It helps that I have a competent gaming PC and a widescreen monitor, but Asobo CEO Sebastian Wloch says the gameplay will be just as good on less capable rigs. That’s thanks to what he calls deferred rendering. “Twenty years ago, you would render one little piece of an airplane and do all the shadows and lighting on it at the same time,” Wloch says. “Now we’re able to give each element a memory of what it looks like and defer all the lighting and reflections to the end of the rendering process. Because the world is very consistent visually, this helps speed it up a lot.” In short, the graphics rendering process no longer requires total reconstruction of every element every millisecond.
Today, desktop flight simulators actually can have a significant role in flight training, as evidenced by Microsoft’s chief competition, Laminar Research’s X-Plane. The program is certified by the FAA for use in some kinds of classroom training, given the quality of its aircraft and flight modeling. But instead of the graphics capability Microsoft is rolling out, X-Plane uses auto-generated scenery—essentially random buildings and trees—that generally match urban, suburban, and rural environments. (Third-party developers provide more accurate digital models separately for download.) One other advantage X-Plane can tout is its integration of virtual-reality operation through goggles, a natural fit for flight simulation. Microsoft won’t offer that at launch, though Neumann says it’s in the cards for later.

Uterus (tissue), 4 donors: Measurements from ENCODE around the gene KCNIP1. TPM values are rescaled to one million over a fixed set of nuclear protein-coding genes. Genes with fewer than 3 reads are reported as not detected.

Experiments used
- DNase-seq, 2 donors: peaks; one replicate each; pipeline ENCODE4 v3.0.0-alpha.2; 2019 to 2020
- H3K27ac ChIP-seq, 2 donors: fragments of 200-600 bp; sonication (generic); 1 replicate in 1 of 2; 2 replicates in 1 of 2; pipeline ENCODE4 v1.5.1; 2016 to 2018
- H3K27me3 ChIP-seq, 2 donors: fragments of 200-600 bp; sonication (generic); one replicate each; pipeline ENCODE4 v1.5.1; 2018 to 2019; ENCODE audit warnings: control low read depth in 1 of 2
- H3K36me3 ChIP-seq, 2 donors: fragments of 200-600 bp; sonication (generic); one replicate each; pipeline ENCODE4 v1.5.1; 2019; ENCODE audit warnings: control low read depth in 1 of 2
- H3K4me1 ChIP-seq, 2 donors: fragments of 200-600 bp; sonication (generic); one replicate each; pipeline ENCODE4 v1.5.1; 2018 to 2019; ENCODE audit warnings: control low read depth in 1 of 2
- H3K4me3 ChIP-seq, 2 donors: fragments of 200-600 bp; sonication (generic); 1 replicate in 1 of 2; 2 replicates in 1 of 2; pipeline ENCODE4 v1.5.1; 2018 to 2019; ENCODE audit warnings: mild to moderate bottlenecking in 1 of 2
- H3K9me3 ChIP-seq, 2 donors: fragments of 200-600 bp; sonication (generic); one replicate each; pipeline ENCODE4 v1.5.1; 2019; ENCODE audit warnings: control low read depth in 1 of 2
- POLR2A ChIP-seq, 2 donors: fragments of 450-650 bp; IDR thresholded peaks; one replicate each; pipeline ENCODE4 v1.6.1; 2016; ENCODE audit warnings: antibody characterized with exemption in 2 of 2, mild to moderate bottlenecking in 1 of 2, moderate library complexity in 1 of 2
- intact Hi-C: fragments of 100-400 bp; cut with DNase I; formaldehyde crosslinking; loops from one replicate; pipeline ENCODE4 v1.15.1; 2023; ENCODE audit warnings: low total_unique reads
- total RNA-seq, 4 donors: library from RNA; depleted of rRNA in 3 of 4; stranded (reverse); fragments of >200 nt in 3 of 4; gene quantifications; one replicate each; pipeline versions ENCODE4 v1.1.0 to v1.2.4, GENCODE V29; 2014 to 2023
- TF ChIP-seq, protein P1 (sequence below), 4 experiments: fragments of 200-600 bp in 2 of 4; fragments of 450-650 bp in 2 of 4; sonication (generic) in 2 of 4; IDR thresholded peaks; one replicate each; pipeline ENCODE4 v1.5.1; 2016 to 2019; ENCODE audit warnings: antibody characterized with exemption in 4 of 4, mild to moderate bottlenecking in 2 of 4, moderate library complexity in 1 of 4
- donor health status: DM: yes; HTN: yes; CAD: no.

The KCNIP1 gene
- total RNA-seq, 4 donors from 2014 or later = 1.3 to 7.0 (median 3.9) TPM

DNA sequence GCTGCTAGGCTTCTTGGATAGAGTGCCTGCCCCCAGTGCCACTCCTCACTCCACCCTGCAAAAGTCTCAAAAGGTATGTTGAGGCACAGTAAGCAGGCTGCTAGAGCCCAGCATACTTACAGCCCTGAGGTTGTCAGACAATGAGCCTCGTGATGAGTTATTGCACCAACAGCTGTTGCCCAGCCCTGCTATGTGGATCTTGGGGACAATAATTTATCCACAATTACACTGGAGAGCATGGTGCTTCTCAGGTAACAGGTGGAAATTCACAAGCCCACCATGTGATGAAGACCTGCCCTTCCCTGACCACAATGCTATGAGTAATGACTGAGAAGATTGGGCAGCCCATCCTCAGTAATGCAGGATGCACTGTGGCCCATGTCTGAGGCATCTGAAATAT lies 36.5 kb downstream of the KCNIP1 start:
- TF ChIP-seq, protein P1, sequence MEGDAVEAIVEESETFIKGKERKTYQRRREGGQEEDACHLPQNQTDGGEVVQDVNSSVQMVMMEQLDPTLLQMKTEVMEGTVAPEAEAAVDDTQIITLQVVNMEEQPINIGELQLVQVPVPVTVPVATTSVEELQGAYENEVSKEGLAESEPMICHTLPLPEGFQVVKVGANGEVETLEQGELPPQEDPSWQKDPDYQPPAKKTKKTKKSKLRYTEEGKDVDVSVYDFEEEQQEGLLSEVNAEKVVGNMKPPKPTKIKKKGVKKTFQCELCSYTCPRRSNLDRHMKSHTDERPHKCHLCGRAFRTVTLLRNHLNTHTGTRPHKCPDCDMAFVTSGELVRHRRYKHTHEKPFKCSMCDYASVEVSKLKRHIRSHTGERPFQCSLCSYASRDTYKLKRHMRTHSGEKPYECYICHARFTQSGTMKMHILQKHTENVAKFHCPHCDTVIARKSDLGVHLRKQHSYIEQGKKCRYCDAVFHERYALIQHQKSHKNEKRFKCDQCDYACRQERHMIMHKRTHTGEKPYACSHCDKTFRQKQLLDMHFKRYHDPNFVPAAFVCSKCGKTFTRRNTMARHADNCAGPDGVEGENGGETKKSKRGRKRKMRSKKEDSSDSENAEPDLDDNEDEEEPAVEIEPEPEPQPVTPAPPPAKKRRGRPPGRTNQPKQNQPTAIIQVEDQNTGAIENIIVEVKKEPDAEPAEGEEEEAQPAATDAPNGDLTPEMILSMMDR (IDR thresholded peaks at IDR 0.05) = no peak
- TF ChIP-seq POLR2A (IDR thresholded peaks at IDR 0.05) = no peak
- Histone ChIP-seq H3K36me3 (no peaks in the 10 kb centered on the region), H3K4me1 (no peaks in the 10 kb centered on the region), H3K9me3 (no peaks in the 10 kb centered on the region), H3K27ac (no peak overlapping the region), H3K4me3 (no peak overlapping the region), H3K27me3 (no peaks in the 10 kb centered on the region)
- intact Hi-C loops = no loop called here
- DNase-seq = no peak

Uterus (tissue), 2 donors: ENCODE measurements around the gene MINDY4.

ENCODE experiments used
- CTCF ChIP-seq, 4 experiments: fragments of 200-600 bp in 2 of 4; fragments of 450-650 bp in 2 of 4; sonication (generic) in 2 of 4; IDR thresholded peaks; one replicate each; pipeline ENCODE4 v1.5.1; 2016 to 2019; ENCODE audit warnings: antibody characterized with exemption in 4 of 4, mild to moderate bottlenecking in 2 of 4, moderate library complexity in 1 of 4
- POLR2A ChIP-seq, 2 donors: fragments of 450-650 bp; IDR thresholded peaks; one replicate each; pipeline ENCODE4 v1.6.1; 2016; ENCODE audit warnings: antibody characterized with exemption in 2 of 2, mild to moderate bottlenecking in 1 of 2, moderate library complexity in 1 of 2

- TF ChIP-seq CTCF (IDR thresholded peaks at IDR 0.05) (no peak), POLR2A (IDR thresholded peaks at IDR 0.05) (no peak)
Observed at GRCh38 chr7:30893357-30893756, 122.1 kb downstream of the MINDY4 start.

Looking further into the future, both Neumann and X-Plane developer Austin Meyer say they’re poised to respond to the coming age of electrified vertical-lift aircraft, complete with complex multirotor powertrains and computer-assisted flight capability. As those electric aircraft proliferate over the coming decades, aviation enthusiasts will be able to test-fly an air taxi at home before getting on board, and see their houses from up there, too.